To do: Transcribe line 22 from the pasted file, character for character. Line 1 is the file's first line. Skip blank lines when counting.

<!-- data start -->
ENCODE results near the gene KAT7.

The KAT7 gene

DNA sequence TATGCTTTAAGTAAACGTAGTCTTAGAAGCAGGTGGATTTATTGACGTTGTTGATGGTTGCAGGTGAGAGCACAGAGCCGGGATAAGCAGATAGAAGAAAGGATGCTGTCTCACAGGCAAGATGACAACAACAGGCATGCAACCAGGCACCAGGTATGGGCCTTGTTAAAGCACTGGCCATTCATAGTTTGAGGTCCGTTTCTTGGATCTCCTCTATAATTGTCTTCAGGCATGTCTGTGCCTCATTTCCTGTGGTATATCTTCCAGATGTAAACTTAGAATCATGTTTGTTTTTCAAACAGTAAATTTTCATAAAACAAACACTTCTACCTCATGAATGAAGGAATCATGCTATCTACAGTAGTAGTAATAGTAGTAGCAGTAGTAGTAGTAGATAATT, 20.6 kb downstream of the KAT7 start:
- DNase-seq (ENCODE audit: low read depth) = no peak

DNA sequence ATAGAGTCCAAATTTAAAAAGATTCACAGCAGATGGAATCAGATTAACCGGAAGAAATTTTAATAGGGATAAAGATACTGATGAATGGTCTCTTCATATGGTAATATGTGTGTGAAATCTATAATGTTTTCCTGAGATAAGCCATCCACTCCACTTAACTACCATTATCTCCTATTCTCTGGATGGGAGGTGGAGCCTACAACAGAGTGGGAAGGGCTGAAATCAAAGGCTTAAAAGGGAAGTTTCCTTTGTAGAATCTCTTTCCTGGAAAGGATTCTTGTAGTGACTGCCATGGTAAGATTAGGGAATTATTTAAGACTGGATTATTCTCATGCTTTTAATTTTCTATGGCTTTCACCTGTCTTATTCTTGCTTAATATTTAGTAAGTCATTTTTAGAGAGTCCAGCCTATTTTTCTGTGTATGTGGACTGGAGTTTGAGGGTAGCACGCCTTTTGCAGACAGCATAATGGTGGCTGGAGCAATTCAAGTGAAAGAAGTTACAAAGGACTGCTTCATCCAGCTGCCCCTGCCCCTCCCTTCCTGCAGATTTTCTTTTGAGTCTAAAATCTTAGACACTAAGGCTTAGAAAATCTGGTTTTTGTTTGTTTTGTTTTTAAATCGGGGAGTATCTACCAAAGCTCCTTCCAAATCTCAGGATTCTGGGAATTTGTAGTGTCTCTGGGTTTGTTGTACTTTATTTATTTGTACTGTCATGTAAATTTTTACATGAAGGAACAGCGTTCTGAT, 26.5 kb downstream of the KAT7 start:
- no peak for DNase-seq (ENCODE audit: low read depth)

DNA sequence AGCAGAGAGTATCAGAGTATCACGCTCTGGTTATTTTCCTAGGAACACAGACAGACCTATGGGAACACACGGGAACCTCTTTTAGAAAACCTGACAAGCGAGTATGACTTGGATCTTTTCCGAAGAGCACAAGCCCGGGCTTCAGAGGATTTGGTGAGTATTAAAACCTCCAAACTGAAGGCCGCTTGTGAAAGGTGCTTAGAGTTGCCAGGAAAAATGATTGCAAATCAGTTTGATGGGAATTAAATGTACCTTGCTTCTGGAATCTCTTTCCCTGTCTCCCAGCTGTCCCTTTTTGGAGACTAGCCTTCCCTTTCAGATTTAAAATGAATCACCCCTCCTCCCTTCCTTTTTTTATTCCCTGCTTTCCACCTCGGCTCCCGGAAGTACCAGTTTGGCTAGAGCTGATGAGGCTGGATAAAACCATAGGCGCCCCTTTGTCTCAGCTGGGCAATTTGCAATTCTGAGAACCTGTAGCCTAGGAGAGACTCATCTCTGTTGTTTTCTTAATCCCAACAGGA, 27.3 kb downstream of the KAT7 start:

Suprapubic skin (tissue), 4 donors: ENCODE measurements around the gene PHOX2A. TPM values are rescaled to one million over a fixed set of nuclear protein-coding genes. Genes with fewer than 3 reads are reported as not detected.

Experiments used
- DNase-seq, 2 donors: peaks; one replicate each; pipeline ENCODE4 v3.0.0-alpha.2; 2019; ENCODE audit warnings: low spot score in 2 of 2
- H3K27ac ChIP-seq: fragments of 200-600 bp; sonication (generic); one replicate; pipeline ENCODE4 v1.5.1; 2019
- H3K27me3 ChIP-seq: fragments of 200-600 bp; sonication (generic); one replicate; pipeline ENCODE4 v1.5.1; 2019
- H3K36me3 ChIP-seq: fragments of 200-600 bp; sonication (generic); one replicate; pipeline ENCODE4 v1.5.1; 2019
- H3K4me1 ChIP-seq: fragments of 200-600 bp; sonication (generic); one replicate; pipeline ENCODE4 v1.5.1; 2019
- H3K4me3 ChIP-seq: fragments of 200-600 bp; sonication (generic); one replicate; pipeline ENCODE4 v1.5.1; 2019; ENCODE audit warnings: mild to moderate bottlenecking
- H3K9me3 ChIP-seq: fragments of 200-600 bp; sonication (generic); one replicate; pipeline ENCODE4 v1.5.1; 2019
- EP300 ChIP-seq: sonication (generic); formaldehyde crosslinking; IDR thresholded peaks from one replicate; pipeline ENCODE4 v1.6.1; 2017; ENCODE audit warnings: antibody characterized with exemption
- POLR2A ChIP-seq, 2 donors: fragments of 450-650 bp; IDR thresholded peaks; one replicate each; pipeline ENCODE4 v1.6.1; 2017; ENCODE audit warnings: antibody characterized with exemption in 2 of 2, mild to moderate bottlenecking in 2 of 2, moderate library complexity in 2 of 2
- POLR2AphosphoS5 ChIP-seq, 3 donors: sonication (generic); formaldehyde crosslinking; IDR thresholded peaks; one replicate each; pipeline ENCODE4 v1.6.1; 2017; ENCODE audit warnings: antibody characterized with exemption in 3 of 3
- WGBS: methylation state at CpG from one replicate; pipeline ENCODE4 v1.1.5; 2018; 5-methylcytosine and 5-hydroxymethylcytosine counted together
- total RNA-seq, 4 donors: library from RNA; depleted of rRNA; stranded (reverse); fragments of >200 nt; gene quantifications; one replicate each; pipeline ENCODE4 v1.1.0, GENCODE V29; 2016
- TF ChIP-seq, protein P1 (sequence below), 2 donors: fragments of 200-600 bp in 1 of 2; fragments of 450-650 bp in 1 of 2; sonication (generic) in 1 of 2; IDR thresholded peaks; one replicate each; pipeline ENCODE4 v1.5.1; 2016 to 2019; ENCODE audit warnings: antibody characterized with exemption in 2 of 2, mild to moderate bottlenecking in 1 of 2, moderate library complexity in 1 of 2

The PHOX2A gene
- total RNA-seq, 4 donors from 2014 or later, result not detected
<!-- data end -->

- TF ChIP-seq, protein P1 (sequence below), 2 donors: fragments of 200-600 bp in 1 of 2; fragments of 450-650 bp in 1 of 2; sonication (generic) in 1 of 2; IDR thresholded peaks; one replicate each; pipeline ENCODE4 v1.5.1; 2016 to 2019; ENCODE audit warnings: antibody characterized with exemption in 2 of 2, mild to moderate bottlenecking in 1 of 2, moderate library complexity in 1 of 2